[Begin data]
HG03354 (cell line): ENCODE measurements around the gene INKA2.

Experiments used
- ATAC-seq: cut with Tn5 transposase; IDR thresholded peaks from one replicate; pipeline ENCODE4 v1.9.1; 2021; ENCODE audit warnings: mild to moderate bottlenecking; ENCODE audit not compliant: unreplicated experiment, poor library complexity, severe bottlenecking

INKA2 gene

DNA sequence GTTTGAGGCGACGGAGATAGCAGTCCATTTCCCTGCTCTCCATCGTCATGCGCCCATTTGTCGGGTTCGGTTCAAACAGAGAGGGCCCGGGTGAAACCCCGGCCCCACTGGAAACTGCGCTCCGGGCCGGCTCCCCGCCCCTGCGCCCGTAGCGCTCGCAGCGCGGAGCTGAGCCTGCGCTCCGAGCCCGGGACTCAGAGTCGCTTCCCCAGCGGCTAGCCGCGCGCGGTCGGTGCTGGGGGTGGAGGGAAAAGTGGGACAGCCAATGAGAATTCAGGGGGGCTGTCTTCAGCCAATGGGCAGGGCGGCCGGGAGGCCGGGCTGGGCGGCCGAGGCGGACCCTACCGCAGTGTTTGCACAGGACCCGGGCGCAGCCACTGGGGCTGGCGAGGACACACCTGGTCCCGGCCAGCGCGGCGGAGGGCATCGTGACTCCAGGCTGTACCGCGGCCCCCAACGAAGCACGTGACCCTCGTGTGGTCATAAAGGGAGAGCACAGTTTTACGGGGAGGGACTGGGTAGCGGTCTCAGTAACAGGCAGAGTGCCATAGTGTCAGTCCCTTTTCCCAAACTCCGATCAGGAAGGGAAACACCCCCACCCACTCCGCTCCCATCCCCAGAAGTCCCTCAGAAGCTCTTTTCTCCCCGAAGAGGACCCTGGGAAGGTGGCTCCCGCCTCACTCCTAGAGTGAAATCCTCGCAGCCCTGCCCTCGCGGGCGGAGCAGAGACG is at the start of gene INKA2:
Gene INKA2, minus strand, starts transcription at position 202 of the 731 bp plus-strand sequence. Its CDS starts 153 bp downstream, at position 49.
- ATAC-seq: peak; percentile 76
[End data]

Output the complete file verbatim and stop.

HG03354 (cell line): ENCODE measurements around the gene INKA2.

Experiments used
- ATAC-seq: cut with Tn5 transposase; IDR thresholded peaks from one replicate; pipeline ENCODE4 v1.9.1; 2021; ENCODE audit warnings: mild to moderate bottlenecking; ENCODE audit not compliant: unreplicated experiment, poor library complexity, severe bottlenecking

INKA2 gene

DNA sequence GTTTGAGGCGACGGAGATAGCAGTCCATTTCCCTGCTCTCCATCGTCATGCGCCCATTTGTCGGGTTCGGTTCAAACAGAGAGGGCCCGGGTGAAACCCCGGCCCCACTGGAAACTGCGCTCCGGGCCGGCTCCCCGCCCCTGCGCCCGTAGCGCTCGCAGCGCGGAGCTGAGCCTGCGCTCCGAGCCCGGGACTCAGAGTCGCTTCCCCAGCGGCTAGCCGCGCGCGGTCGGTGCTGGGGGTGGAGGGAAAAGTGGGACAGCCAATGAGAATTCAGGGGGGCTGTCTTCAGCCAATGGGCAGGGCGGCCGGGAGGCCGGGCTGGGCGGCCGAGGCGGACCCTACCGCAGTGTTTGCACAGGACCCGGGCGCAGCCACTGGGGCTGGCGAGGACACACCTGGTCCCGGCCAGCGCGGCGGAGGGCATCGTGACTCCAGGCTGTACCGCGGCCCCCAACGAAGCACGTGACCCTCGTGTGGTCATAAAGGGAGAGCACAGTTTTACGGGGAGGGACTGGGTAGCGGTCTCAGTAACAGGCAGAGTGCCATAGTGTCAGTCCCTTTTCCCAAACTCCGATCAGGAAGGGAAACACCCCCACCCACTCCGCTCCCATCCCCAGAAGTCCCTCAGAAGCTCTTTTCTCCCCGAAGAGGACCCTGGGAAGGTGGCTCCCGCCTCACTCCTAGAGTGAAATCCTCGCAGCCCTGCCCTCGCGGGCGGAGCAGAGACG is at the start of gene INKA2:
Gene INKA2, minus strand, starts transcription at position 202 of the 731 bp plus-strand sequence. Its CDS starts 153 bp downstream, at position 49.
- ATAC-seq: peak; percentile 76